Outback Online’s Peer-to-Peer Gaming Protocol

I’ve been interested in what little information is available about Outback Online and the “user-generated spaces” that Yoick CEO Rand Leeb-du Toit is building there, so when I read (in an article I’ve since lost the link to) that Australian research institute NICTA had developed the peer-to-peer technology that is supposed to make Outback more scalable than any 3D online world we’ve seen before, I got in touch. NICTA’s Dr. Santosh Kulkarni was kind enough to give me some time on the phone. Between what Dr. Kulkarni was able to reveal and what I was able to understand I seem to have got a rough outline of NICTA’s technology that hopefully sheds some light on the new techniques being developed there.

Dr. Kulkarni described a system in which the basic peer-to-peer communications structure sits below a set of three modules that are designed specifically to tackle the problems of managing MMO information flows, and which work somewhat differently from the usual file-sharing protocol of services like BitTorrent. “What we have done is looked at the problem from a spatial point of view,” Dr. Kulkarni said.

His team broke the problem down into three parts. First, they tackled the challenge of indexing users in space, designing a spatial index that allows the various clients to discover users in the 3D space around them, without having to have all that presence information contained on a single server. Secondly, they tackled the problem of interacting, using multithreading techniques (among other things that got lost in a poor connection) to optimize communication between clients. Third came a security solution that obfuscates users’ IP addresses while still allowing clients to transmit the necessary information across the network.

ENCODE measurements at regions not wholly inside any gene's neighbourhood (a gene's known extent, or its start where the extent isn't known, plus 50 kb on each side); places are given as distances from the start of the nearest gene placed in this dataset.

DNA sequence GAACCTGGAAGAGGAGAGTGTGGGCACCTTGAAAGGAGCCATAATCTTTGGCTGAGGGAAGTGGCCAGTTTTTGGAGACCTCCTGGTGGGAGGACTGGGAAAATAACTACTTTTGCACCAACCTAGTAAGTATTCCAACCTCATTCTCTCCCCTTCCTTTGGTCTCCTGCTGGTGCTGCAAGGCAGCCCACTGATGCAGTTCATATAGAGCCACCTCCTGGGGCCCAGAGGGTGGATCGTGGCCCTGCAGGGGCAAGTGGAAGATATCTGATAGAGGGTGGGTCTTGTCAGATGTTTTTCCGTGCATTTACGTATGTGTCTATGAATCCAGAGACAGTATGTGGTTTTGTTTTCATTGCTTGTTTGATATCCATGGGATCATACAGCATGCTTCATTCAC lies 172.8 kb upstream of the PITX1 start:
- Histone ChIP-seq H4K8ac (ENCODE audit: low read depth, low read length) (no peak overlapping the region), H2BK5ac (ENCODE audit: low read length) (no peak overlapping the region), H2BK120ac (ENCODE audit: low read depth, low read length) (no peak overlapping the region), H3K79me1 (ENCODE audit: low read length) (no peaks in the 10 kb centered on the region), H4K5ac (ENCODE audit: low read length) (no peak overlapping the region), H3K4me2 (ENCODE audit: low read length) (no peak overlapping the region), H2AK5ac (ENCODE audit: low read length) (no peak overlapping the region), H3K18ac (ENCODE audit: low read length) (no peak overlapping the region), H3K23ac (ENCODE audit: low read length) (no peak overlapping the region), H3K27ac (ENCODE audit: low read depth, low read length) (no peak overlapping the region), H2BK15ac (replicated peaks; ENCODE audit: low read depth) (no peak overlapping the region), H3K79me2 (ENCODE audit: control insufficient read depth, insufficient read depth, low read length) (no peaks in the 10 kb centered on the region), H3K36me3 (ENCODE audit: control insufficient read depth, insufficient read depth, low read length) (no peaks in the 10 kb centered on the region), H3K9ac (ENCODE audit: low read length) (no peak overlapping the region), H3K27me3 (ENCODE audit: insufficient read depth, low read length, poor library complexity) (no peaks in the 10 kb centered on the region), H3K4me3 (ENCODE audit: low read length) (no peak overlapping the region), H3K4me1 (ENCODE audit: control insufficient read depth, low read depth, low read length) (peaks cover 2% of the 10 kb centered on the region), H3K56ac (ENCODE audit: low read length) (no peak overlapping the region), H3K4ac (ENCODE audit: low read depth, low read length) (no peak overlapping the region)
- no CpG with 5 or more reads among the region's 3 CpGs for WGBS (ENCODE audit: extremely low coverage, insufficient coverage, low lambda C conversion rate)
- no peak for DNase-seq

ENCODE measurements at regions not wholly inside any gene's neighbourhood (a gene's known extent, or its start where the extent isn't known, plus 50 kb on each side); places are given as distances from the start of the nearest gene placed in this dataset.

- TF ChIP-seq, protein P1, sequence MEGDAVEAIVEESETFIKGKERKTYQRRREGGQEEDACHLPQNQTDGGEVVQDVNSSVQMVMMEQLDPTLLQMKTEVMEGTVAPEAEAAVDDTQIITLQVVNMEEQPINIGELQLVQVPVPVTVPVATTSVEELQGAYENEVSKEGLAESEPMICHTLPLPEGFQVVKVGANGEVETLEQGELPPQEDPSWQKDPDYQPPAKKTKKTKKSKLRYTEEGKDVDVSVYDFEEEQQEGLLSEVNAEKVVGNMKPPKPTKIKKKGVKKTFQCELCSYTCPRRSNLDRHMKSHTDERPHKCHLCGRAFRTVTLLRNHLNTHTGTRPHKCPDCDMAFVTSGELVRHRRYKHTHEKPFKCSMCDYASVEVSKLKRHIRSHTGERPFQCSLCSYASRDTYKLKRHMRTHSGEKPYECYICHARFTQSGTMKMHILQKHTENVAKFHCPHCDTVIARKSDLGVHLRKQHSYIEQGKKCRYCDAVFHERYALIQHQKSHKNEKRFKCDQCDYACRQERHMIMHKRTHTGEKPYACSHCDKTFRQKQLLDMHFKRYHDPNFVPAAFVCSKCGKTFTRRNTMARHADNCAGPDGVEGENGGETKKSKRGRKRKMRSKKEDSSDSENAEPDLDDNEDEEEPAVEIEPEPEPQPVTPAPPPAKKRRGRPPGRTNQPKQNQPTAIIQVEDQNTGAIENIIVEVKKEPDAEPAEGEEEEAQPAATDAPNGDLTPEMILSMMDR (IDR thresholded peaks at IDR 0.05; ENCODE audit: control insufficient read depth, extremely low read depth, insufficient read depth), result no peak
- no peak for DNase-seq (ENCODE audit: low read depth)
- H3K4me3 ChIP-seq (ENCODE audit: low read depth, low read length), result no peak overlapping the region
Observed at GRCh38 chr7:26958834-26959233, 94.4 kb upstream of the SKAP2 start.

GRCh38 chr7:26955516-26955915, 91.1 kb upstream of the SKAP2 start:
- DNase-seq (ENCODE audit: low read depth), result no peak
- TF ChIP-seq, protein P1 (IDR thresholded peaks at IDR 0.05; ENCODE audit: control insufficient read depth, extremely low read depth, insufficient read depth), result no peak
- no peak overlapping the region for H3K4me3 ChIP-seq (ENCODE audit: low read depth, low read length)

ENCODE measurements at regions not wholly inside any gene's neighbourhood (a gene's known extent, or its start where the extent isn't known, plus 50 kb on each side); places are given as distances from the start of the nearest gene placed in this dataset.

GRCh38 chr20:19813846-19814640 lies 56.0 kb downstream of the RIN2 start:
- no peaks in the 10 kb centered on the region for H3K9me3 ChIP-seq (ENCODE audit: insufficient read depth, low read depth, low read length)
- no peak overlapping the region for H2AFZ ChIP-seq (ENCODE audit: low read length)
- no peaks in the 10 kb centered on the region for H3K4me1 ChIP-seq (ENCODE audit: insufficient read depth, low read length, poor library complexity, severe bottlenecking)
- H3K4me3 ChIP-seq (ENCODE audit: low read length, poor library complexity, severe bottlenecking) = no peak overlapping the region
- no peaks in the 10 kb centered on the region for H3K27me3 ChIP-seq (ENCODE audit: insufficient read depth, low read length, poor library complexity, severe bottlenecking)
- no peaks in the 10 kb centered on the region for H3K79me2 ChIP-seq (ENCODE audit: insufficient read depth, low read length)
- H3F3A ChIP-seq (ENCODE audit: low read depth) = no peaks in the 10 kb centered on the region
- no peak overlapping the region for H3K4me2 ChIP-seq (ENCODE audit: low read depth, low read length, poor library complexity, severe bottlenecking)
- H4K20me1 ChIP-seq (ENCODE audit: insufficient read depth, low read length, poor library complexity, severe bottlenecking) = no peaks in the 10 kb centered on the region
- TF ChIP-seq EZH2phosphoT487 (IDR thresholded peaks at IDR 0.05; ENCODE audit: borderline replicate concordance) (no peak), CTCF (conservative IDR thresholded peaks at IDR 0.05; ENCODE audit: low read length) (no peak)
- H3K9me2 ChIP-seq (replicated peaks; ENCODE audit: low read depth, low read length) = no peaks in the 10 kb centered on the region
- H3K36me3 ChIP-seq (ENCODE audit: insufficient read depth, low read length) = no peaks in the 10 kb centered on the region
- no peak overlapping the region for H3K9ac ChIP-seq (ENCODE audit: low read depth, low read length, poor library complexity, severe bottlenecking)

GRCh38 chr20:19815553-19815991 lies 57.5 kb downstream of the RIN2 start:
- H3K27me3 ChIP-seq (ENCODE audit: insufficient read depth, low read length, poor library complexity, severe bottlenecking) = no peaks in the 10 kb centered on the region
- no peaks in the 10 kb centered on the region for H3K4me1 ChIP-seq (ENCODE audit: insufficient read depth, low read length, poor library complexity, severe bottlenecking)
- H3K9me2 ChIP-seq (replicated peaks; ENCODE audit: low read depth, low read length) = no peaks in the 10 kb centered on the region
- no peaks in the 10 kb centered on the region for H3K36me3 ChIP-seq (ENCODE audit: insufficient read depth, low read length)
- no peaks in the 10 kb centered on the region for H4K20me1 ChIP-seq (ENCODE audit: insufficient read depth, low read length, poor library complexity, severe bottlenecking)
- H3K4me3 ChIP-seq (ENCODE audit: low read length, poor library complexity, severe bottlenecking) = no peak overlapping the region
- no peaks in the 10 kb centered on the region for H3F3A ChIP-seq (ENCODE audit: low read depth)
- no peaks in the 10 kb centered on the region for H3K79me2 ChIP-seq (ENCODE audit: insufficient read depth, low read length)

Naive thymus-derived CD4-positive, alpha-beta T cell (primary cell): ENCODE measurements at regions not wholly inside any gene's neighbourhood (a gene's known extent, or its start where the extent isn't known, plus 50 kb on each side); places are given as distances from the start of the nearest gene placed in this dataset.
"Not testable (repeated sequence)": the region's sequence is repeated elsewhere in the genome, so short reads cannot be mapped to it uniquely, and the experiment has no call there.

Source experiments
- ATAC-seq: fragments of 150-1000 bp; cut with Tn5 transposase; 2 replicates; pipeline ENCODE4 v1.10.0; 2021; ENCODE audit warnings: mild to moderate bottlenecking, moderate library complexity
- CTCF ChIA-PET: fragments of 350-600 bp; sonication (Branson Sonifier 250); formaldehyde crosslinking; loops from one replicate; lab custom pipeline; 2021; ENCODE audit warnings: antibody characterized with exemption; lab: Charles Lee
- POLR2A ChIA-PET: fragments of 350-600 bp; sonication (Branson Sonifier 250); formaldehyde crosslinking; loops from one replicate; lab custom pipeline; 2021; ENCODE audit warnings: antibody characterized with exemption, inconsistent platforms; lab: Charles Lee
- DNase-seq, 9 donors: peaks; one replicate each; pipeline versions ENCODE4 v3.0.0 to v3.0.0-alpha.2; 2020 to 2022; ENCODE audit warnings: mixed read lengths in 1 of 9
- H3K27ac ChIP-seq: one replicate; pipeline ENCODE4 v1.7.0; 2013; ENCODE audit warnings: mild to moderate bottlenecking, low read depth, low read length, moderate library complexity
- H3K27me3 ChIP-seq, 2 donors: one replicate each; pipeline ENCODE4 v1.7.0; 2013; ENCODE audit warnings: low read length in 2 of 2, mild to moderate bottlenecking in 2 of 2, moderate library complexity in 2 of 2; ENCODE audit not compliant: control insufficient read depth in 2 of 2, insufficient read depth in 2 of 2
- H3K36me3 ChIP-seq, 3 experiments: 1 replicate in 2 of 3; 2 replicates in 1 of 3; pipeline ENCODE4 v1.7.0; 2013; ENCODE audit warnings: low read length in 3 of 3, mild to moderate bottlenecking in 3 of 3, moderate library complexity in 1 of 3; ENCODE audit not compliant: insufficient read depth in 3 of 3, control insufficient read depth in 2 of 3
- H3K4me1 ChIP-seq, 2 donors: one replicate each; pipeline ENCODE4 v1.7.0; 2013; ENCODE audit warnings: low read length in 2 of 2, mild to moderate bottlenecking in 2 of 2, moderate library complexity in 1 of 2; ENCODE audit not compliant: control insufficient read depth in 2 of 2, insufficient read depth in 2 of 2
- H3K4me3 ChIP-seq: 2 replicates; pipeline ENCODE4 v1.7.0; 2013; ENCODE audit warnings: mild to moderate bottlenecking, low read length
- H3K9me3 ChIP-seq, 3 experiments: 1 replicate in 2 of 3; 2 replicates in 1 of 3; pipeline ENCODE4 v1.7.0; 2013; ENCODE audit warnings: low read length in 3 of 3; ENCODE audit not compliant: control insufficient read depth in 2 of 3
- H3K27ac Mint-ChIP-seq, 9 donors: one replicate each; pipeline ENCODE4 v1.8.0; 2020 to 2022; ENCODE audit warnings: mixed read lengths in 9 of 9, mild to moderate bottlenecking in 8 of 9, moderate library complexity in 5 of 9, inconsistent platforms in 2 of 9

That system of three modules is optimized for MMO applications, and then sitting atop that is an API that is designed to work with standard game engines. Connecting NICTA’s system with game engines is not a plug-n-play solution, Dr. Kulkarni said, but isn’t hugely labor-intensive either.

Essentially, the system is designed as a peer-to-peer online games protocol, replacing the file-sharing protocol that is most often thought of in connection with peer-to-peer systems. If Dr. Kulkarni is correct about its capabilities, it may allow virtual worlds to cale to much higher concurrency numbers than ever before.

Dr. Kulkarni confirmed that Outback would be using said Yoick was keen to use NICTA’s peer-to-peer system for Outback, and that the two were working on a licensing agreement (I still haven’t been able to schedule a chat with Rand — my fault, not his), but said the organization was still exploring business models and interest before deciding whether to commercialize the system broadly.

NICTA is also actively looking for feedback from virtual world and MMO developers, so if you’re interested in working with them on what sounds an interesting and possibly valuable project, get in touch. Or contact Dr. Kulkarni directly at santosh [dot] kulkarni [at] nicta.com.au.


  1. Matthias Zander

    Wow, that sounds quite interesting and revolutionary! I’m anxious to see where this goes.

  2. Crash Pointe

    I used to think about how a P2P (File-Sharing) type network could be useful in a Metaverse scenario. For example, the searching capabilities. You could search for your favorite in-world item just as you would search for some song or software. This eliminates the void in trying to find what it is you are looking for and really opens up the Metaverse to virtually unlimited “treasure hunting”.

    If I’m not mistaken, I think a tool called Uni-Verse (aka. Verse) uses this P2P gaming structure. Assuming I know what it is they are talking about. It has a master broadcasting list that lets you choose where to connect to based on whoever is hosting a world. More information and specifications found here.


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